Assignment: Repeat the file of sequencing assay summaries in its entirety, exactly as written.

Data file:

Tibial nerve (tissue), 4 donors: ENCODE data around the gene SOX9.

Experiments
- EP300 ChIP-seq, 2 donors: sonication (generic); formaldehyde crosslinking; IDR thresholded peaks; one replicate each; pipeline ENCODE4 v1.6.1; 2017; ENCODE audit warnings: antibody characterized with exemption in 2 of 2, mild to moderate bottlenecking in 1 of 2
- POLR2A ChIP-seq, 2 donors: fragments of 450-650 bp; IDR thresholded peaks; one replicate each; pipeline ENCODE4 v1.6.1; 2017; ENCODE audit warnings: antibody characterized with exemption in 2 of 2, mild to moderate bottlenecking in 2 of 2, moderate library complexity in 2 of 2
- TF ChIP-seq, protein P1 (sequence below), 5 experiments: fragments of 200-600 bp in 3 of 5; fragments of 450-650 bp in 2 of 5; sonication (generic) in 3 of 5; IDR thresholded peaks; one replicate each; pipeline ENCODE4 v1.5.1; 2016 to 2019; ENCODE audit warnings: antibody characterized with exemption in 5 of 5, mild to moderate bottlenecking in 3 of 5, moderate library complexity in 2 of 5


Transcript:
Tibial nerve (tissue), 4 donors: ENCODE data around the gene SOX9.

Experiments
- EP300 ChIP-seq, 2 donors: sonication (generic); formaldehyde crosslinking; IDR thresholded peaks; one replicate each; pipeline ENCODE4 v1.6.1; 2017; ENCODE audit warnings: antibody characterized with exemption in 2 of 2, mild to moderate bottlenecking in 1 of 2
- POLR2A ChIP-seq, 2 donors: fragments of 450-650 bp; IDR thresholded peaks; one replicate each; pipeline ENCODE4 v1.6.1; 2017; ENCODE audit warnings: antibody characterized with exemption in 2 of 2, mild to moderate bottlenecking in 2 of 2, moderate library complexity in 2 of 2
- TF ChIP-seq, protein P1 (sequence below), 5 experiments: fragments of 200-600 bp in 3 of 5; fragments of 450-650 bp in 2 of 5; sonication (generic) in 3 of 5; IDR thresholded peaks; one replicate each; pipeline ENCODE4 v1.5.1; 2016 to 2019; ENCODE audit warnings: antibody characterized with exemption in 5 of 5, mild to moderate bottlenecking in 3 of 5, moderate library complexity in 2 of 5